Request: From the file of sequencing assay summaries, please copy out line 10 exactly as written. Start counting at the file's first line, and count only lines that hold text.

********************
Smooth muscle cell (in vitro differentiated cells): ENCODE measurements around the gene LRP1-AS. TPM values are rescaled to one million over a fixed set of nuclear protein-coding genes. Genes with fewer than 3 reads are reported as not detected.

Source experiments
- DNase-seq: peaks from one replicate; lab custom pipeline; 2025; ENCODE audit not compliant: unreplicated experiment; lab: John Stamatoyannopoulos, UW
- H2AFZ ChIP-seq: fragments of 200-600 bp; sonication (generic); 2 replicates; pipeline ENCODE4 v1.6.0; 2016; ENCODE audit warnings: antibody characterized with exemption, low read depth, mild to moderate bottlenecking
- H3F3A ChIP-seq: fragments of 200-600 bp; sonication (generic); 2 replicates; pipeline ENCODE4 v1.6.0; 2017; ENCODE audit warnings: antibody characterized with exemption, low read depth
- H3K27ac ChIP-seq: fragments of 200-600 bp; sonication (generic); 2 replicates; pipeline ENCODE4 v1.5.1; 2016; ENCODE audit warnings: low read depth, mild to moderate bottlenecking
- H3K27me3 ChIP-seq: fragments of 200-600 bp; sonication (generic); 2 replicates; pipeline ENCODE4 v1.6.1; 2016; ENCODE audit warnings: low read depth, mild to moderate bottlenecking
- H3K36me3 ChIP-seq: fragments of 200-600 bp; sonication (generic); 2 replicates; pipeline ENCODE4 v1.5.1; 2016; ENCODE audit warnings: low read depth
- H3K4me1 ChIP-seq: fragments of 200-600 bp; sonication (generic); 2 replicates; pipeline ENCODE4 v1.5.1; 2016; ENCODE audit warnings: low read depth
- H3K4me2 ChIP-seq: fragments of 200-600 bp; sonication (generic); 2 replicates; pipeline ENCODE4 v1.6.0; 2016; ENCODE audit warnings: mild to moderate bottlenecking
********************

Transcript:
- H3K4me2 ChIP-seq: fragments of 200-600 bp; sonication (generic); 2 replicates; pipeline ENCODE4 v1.6.0; 2016; ENCODE audit warnings: mild to moderate bottlenecking